Defeating Ebola conference in London: International community pledges more health workers, funding and supplies
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Britain rallies international support to combat Ebola in Sierra Leone.
Britain has rallied decisive international support for Sierra Leone in its hour of need, International Development Secretary Justine Greening said following the Defeating Ebola conference today in London.
The conference, co-hosted by the Foreign Secretary and the International Development Secretary, brought together more than 20 governments, a dozen charities and NGOs, the UN, World Bank, health experts and the private sector to pledge funds, equipment and health workers.
The UK government has already committed £125 million to tackle the disease, this includes supporting 700 treatment beds to help up to 8,800 patients over 6 months as well as shoring up the country’s stretched public health services to help contain the disease.
Pledges have been received from across the world including Australia, Cuba, Canada and even the Philippines, which are still recovering from last year’s devastating Typhoon Haiyan. The Children’s Investment Fund Foundation, a leading charity, also pledged £12.4 million ($20 million) for the Ebola effort, £9.3 million ($15 million) of which will go to Sierra Leone.
Justine Greening said:
The international community gathering in London has made it clear it will take decisive steps to help Sierra Leone tackle this Ebola outbreak.
Representatives from more than 20 governments, a dozen NGOs, the UN and a number of multinational companies have pledged emergency medical facilities, health workers to provide care and training to local staff, funding, equipment and logistics.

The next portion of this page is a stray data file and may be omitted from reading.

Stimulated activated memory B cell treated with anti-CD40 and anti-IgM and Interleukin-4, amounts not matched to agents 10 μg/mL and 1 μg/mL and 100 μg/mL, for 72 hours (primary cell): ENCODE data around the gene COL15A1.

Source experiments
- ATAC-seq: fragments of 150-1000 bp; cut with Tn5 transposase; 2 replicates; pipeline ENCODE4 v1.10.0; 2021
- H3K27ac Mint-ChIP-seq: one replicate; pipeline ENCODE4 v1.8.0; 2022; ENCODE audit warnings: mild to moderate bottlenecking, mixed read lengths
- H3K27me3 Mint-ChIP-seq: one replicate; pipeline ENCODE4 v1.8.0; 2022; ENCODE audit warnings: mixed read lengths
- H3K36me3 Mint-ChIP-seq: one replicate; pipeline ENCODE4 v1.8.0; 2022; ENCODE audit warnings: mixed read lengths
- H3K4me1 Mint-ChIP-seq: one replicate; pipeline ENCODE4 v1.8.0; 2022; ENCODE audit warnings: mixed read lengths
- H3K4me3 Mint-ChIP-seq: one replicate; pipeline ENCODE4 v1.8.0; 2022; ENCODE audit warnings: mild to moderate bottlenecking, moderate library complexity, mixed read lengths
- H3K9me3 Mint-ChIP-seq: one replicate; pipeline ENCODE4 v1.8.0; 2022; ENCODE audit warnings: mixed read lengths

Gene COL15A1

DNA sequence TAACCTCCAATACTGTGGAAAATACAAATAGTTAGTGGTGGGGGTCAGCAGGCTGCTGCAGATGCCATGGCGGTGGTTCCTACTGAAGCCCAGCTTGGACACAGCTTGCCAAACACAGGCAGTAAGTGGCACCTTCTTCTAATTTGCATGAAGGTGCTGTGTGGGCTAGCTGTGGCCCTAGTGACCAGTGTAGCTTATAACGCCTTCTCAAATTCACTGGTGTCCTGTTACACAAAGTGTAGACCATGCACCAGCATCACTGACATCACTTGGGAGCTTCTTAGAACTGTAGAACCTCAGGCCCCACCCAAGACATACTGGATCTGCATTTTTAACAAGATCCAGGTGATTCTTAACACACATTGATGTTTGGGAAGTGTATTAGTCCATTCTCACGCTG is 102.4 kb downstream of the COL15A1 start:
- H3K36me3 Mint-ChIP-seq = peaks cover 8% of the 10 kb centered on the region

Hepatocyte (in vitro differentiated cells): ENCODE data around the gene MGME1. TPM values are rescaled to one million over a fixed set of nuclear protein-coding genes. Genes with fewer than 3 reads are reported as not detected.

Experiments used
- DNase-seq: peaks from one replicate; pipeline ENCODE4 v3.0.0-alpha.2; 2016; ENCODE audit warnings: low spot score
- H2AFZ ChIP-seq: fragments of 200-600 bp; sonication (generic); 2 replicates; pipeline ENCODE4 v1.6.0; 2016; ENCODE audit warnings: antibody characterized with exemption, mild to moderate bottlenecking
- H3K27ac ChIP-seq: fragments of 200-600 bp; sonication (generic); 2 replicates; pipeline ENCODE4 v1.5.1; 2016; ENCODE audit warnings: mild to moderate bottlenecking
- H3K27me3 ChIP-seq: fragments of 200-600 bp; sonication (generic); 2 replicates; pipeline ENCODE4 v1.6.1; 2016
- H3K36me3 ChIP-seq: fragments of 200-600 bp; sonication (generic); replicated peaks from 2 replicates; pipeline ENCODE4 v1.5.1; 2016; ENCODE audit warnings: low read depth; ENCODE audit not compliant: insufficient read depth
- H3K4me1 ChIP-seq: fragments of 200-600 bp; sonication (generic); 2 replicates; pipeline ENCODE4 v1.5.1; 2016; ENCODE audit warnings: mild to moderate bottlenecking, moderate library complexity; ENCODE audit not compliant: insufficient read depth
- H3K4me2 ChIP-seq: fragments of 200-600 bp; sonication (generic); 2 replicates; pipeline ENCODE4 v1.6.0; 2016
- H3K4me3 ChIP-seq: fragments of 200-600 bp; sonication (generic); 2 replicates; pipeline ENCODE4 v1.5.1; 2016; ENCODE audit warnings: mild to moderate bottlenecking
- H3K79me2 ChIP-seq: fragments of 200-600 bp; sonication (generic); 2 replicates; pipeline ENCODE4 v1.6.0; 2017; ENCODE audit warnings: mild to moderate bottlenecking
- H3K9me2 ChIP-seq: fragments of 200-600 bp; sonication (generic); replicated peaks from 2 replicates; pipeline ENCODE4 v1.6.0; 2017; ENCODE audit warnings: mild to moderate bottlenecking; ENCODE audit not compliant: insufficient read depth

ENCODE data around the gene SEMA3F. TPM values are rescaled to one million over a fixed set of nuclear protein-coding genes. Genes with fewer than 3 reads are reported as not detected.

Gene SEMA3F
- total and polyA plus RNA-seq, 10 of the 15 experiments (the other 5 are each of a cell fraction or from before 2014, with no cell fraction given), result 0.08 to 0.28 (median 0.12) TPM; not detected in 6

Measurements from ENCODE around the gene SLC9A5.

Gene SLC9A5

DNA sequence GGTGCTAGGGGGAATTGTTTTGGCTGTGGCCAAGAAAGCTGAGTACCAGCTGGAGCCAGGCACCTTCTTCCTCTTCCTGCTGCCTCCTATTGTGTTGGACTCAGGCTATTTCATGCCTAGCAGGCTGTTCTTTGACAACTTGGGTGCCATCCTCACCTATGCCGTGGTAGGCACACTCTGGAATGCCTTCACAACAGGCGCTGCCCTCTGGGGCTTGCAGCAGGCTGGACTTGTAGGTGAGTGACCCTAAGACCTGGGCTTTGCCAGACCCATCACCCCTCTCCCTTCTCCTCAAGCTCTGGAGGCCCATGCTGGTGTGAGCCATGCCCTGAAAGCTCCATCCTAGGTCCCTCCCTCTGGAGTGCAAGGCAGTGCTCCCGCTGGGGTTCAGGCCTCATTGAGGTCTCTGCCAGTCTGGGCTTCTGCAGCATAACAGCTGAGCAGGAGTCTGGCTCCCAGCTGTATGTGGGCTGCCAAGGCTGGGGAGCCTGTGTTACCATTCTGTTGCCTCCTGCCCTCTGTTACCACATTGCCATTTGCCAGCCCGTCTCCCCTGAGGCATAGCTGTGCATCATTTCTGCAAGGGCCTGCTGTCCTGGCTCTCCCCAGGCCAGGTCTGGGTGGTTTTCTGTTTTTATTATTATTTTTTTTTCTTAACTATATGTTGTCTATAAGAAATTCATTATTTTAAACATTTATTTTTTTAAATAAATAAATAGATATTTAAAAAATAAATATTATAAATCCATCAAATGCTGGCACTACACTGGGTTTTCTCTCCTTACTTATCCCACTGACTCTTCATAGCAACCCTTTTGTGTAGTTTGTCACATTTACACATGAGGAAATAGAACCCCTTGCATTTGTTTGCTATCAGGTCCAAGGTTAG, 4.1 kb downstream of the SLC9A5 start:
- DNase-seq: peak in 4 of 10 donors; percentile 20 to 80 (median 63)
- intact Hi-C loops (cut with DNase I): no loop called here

The conference also heard from Sierra Leonean health minister Dr Abubakarr Fofanah, British nurse and Ebola survivor Will Pooley, and actor Idris Elba, who urged the world to get behind the people of Sierra Leone at this incredibly difficult time.
Mr Pooley, who contracted Ebola while working in Sierra Leone and recovered in the UK, spoke to the conference about his experience. Mr Elba took part in a session with representatives from the Sierra Leonean diaspora community alongside Ms Greening.
During the conference Ms Greening announced how Britain is taking further steps to reduce the spread of Ebola across Sierra Leone by undertaking rapid trials of community care units designed to isolate Ebola cases more quickly and highlighting the risk of infection during traditional burial rites.
The UK will set up a series of pilot Sierra Leone community care units to give people who suspect they might be suffering from the disease somewhere to seek swift and accurate diagnosis and appropriate care. Any individual with Ebola will be isolated immediately until they can be safely transferred to a full Ebola treatment centre. The pilot scheme will be evaluated for effectiveness before the UK considers a full roll out across the country.
Alongside this, the Department for International Development (DFID) will work with Sierra Leone’s Ministry of Health to help people reduce the risk of infection from the deceased. Traditional burials in West Africa can involve washing bodies and close skin to skin contact, meaning the disease can spread to friends and family members. With DFID support, charities on the ground will work with people to develop new rituals and other practices to honour their friends and relatives, while ensuring bodies are safely buried.
Current estimates suggest that the rate of infection stands at 1.7, meaning that for every 10 people who contract Ebola, 17 more will become infected. However, if infected people are isolated quickly after they contract the disease it is much less likely they will infect others in their families and communities. Early isolation of 70% of people infected will mean the infection rate will begin to fall and the numbers of people infected will eventually decline.
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